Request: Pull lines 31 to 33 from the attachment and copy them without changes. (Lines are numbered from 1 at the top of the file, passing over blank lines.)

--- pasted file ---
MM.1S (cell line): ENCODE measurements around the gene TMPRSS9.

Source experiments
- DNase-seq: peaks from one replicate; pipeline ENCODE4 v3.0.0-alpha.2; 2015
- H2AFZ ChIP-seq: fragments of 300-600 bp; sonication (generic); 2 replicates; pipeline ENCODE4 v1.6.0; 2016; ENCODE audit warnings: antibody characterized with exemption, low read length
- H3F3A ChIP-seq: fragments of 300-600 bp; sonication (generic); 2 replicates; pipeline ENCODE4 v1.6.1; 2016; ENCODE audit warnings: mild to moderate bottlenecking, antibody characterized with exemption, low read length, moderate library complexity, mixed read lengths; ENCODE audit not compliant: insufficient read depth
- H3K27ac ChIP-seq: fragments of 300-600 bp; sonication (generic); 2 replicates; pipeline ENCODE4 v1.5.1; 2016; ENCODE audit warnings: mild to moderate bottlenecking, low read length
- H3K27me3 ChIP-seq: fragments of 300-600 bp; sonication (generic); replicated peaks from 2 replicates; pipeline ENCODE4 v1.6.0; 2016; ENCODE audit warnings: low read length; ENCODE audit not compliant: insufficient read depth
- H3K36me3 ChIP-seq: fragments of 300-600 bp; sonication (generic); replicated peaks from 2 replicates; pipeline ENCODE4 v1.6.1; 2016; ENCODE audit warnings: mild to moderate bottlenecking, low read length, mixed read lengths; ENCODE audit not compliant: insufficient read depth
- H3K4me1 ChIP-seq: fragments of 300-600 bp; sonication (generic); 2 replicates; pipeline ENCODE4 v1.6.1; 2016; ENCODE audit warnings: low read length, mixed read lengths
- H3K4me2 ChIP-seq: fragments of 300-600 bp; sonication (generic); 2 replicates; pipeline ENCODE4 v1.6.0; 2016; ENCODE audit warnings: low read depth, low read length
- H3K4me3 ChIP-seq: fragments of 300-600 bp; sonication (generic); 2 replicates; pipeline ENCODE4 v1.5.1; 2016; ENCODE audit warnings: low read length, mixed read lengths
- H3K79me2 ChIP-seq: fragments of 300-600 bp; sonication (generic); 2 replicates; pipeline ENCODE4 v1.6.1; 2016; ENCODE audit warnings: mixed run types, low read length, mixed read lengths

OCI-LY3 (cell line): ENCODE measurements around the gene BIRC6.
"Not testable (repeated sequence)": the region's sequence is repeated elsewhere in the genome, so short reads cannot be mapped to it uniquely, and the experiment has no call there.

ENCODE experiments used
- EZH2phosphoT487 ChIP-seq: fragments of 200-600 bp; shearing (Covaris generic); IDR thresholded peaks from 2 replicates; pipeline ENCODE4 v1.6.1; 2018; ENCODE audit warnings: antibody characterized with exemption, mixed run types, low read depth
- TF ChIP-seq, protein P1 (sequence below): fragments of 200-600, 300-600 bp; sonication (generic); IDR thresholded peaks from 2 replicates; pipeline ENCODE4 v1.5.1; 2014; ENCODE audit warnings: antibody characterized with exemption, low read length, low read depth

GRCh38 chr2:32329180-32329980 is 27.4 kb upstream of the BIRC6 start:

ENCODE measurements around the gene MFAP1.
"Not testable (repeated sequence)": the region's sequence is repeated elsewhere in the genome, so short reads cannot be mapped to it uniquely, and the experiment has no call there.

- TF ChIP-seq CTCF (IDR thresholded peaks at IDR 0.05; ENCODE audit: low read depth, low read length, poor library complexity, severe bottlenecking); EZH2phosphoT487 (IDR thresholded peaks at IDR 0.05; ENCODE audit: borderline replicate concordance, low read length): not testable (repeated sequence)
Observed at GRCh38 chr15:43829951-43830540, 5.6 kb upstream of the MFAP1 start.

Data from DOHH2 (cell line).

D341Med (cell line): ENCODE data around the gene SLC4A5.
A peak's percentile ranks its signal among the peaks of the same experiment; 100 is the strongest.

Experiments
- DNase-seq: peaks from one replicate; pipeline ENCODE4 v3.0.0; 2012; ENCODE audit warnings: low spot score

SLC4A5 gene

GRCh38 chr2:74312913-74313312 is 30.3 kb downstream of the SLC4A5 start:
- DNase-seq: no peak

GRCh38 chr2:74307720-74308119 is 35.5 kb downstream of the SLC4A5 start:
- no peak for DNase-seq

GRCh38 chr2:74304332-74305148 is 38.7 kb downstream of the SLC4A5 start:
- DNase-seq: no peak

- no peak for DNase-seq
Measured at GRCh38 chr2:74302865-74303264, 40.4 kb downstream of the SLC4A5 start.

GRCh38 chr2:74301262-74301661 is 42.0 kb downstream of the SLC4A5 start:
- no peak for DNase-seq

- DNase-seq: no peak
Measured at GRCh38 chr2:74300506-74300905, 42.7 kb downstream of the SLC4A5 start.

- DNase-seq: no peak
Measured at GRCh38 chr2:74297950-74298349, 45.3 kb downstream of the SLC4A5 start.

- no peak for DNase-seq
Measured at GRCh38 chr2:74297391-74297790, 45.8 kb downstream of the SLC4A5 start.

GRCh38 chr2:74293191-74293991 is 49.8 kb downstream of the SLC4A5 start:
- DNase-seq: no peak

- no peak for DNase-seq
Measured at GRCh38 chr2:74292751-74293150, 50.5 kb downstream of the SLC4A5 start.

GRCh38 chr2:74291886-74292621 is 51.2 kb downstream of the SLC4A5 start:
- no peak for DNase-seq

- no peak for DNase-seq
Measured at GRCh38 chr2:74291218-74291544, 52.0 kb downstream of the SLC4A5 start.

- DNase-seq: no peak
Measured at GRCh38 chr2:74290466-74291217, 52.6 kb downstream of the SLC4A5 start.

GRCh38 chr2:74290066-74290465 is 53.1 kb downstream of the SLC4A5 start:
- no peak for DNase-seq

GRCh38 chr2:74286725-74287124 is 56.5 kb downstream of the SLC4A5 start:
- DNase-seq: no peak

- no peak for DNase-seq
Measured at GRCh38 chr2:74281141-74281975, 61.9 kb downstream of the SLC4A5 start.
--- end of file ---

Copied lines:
GRCh38 chr2:74307720-74308119 is 35.5 kb downstream of the SLC4A5 start:
- no peak for DNase-seq

GRCh38 chr2:74304332-74305148 is 38.7 kb downstream of the SLC4A5 start: